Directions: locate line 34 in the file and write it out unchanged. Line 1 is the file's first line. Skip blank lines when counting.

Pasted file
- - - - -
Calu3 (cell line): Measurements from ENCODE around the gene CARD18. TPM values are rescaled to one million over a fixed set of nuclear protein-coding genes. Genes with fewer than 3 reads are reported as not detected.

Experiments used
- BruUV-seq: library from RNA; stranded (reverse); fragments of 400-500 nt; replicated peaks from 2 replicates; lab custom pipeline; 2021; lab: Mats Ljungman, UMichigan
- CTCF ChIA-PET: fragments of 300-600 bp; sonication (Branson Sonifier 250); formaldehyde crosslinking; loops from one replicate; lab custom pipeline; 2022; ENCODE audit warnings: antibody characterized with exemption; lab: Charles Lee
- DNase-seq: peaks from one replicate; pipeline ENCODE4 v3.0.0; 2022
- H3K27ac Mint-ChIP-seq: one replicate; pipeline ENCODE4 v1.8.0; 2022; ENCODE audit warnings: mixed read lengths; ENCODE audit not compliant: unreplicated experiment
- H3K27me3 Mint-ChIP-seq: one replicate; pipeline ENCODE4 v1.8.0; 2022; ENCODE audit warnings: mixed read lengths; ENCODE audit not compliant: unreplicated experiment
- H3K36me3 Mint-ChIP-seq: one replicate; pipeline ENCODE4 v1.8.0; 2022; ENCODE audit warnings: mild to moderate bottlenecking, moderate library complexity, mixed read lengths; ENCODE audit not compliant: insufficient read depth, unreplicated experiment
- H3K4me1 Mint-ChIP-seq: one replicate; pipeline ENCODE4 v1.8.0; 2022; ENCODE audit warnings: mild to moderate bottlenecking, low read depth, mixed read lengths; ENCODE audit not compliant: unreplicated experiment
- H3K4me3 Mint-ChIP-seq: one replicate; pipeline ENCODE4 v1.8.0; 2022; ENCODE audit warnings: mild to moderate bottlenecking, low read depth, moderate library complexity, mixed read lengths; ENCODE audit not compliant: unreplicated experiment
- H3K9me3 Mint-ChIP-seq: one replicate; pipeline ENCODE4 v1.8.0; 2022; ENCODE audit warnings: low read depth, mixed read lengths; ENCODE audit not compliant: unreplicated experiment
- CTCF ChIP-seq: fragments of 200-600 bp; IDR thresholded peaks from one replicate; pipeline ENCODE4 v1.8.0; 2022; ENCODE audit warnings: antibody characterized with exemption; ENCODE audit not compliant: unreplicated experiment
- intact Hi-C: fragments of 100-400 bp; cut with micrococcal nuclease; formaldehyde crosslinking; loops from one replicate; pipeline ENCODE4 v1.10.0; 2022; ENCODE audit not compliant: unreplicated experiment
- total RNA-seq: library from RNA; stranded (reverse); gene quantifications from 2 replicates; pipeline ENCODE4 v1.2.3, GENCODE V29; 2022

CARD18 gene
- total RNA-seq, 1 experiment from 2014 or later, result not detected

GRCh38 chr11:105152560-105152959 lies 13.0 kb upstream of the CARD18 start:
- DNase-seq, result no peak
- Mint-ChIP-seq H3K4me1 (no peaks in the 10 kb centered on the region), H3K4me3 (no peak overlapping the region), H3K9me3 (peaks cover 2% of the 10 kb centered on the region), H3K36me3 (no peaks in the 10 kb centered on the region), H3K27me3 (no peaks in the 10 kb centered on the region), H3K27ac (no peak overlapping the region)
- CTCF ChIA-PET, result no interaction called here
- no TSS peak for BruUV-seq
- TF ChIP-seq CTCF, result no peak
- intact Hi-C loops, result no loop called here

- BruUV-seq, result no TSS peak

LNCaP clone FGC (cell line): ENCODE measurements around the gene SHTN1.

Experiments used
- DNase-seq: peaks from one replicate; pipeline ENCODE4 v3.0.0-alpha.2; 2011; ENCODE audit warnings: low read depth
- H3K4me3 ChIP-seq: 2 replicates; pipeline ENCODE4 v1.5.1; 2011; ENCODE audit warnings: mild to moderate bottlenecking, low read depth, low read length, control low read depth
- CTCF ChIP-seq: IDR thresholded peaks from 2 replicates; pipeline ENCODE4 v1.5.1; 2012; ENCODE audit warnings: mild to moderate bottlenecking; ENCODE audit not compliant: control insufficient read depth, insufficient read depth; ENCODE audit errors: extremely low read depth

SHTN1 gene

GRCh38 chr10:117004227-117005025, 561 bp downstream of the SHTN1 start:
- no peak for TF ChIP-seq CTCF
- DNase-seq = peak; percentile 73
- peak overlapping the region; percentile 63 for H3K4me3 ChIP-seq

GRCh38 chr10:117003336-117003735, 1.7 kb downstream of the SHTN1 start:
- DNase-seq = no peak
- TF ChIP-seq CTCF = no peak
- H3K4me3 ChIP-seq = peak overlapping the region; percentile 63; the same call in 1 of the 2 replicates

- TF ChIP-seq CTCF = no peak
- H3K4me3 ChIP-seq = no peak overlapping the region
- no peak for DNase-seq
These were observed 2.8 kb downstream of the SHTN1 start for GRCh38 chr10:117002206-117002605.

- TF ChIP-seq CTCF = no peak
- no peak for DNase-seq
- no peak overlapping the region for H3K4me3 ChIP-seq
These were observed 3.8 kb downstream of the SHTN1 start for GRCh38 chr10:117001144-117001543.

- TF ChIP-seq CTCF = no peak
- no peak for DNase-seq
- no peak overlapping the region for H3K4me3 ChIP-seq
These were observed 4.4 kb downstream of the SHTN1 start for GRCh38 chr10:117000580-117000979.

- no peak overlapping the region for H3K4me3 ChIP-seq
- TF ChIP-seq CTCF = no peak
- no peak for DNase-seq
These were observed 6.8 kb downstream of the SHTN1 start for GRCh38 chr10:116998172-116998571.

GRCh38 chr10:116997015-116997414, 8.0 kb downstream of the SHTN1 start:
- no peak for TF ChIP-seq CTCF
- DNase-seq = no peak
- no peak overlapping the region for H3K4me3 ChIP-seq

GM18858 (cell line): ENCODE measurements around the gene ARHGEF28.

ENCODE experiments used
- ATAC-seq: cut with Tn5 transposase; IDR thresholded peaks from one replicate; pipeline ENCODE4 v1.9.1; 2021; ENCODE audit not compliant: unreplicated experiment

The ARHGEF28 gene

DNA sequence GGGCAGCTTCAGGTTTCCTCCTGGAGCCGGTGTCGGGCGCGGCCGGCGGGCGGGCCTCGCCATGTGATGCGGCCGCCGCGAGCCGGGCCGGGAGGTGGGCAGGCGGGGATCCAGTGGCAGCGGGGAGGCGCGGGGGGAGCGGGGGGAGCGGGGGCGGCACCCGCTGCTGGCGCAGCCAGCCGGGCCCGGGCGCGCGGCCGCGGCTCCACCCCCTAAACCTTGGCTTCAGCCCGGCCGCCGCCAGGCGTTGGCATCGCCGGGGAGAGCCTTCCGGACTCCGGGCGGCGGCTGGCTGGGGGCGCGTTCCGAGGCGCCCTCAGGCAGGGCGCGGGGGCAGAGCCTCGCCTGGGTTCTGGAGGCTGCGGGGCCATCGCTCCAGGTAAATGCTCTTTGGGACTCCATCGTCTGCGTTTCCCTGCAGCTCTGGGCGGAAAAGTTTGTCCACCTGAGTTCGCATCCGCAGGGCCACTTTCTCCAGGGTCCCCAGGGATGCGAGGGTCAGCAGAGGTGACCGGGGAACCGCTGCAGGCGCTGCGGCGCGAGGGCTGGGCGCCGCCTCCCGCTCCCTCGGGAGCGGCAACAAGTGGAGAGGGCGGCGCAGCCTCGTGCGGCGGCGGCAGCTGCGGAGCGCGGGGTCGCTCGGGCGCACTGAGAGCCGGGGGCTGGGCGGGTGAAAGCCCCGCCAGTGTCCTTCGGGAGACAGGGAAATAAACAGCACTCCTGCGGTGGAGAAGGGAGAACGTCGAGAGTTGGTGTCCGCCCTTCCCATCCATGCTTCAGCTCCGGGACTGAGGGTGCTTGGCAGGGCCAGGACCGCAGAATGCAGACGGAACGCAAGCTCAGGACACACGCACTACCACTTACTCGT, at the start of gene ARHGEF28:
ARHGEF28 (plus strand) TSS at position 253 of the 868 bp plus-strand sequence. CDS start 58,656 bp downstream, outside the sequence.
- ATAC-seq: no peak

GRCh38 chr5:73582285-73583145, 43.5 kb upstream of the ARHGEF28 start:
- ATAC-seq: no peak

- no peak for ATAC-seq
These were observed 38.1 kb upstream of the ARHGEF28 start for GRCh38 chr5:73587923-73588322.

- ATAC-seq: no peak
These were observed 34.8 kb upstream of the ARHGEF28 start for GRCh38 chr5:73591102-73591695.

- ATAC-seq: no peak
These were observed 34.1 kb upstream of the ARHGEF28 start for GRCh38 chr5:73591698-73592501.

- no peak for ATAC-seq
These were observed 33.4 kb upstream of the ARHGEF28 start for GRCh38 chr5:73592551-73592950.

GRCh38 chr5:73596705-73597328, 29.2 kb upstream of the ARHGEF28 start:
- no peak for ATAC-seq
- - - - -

- peak overlapping the region; percentile 63 for H3K4me3 ChIP-seq